A year after repatriation I took an on-line course on creative writing. As an expat I had embarked on the e-learning journey and I enjoyed – and still do – partaking in classes from the comfort of my own home. In the middle of the night. One of the tasks was to write an engaging poem. I had never written such a thing in my life; it´s not really my cup of tea, or at least so I thought. But I knew exactly from where to get the inspiration – the first cold and wet, dark, months back in Sweden. So I wrote. And I cried. The words flowed and at the same time evoked such strong feelings. Apparently in the teacher too. I received high praise. She commented it might be about suicide though – referring to darkness, cold and that it didn’t have to be. Eh … no. Only about the weather. ;/

Umbrellas are not for mothers #12

Being back. A repatriate getting reacquainted with the Swedish winter.

I hated it. Constant rain. Wind. The dark. You couldn´t walk from the house to the car without being soaked. Had it only been snow.

Being a mom you know you might as well throw your umbrella away. There are never any hands left to hold one anyway. Besides, umbrellas doesn´t really work here on the windy west coast where the rain actually comes down sideways.

I was so frustrated I could scream. Thinking of it I most probably did. Once.

It rained to the extent that the front door of our house was ruined. It rained so much I discovered a product called “rain cover for infant car seats”. Great.

The timing of repatriation #11

I had always said that if we were to move back to Sweden it must not be during the dark and cold season. To me the climate was one of the best things about having expatriated from Sweden. I knew it would be tough moving back, and I had also not forgotten the long, dark winters in Scandinavia – they wouldn’t exactly be helpful. Hence repatriating in the late spring sounded like a plan. Now my dear readers, do you think it worked out? Nope. Mid-December we left to resettle on the Swedish west coast. Yes, you heard me – December. As far as I could possibly get from late spring. December was pretty exciting though – the novelty of being in a “new” place, Christmas with family, old friends. Swedish food, shops. Lights and comfort, no need to spend much time outdoors. But after that … re-entry shock set in, largely due to the worst winter weather I can recall. Ever.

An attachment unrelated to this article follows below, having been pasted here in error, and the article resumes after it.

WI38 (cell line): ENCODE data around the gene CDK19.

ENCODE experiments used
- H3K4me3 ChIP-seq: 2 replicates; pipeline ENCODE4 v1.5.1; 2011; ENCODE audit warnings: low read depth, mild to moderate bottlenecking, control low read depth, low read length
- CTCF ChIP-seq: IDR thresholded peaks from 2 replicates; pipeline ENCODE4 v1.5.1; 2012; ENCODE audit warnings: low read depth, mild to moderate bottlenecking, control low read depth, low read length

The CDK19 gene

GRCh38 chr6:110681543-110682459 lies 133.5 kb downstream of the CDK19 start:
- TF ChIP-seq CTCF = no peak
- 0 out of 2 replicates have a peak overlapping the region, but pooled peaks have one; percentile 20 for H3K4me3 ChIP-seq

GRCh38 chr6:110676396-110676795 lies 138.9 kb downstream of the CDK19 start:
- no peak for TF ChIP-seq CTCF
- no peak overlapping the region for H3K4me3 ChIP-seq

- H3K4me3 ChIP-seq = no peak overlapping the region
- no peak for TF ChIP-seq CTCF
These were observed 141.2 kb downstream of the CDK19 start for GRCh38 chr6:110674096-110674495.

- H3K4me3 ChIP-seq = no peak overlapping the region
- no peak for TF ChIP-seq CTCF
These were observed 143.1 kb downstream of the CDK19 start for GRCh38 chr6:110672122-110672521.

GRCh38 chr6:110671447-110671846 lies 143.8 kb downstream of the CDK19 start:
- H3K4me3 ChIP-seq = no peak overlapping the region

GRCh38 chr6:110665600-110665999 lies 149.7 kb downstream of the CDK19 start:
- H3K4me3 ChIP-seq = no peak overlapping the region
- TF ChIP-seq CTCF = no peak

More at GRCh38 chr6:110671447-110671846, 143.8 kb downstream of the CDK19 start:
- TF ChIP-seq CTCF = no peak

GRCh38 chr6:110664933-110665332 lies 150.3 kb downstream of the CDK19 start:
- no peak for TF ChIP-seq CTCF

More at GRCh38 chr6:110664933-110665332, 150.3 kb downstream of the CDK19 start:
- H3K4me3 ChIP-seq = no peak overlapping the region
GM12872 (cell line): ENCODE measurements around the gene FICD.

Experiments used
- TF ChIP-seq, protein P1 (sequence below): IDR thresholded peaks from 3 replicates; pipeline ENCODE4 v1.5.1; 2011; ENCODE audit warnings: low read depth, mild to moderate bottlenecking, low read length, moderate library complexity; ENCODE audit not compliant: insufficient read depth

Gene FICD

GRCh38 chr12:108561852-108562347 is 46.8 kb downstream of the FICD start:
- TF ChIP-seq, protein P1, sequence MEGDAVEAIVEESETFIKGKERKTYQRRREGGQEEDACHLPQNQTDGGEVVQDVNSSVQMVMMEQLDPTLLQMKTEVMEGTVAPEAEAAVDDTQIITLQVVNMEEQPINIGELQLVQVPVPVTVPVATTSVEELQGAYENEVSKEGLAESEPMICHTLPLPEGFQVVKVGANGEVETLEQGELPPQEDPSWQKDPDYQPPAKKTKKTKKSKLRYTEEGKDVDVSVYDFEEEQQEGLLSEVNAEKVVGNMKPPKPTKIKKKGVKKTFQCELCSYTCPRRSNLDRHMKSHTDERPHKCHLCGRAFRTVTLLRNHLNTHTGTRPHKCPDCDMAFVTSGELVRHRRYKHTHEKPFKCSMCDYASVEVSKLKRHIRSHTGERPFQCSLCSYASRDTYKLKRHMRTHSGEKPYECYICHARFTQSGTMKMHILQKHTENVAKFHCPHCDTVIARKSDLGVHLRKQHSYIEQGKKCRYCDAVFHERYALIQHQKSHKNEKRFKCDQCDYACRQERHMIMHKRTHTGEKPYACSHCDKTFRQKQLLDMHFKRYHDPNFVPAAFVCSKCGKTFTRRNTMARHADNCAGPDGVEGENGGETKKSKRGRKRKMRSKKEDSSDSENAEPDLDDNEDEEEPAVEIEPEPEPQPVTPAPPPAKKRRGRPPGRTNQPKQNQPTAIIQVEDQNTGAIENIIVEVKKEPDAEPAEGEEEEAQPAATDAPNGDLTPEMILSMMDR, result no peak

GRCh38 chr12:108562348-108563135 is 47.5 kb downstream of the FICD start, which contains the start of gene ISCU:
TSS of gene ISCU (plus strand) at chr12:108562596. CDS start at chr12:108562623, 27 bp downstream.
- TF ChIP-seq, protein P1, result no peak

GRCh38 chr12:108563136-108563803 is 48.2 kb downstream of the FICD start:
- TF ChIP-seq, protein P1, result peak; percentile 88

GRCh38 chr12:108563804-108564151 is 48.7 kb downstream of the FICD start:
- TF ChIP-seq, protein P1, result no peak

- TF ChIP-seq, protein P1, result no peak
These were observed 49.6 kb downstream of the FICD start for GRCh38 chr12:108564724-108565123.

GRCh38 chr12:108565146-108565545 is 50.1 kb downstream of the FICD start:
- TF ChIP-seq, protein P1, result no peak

Cultural parenting – of course! But which cultures?

Parenting styles can vary from family to family. But there are also differences between countries, or should I say cultures. We appreciate different values, which are likely to impact our upbringing of the children. Sometimes they are easily spotted, sometimes they are not. Concept of time for instance is a good example. Coming from a culture where being on time is considered important and a courtesy, I found it annoying at times as a foreign student working in groups with others that were happily an hour late for study meetings. No surprise that we soon found out that Germans and Swedes worked well together!

As always, awareness of the values and set of rules can lead to a better understanding, and less annoyance; tolerance. In the case of time, I simply learnt to agree on another time with the students I knew would be – in my world – an hour late.

Being a parent or not; moving into a new culture you will be exposed to the impact of cultural differences. As a parent a playground is a perfect location for observation and “study”. It´s fascinating that you often can tell from the parents’ responses to their children’s behavior from which country they are. I have encountered societies where one believes that adults should not interfere when children are “playing”. In the beginning I just assumed they did not care; now I hope they care but still want the kids to solve problems on their own. I have also experienced children being constantly corrected and taught. Swedes are normally somewhere in between these two parenting styles; of course, I would like to add with a touch of irony– after all we are the land of “lagom” (just enough) and “mellan” (in the middle).

There are also differences when it comes to physical punishment (illegal in Sweden) and scolding in public. Some people want other parents to know they are dealing with the matter, and some don´t.

Another, always hot, topic is whether it is considered acceptable for a parent to deal with someone else’s child.

I do believe that the culture you are currently living in influences your parenting. It is a way of fitting in, of accepting the hosting society but also grabbing the good stuff!

It is interesting once you start thinking in terms of cultural parenting. What are the cornerstones of your culture/-s when it comes to raising children? Which are the strengths? Have you added anything from your host culture?

Perhaps you are even a slightly different parent in another location! And by that I am not referring to the newly relocated, stressed and culture shocked parent …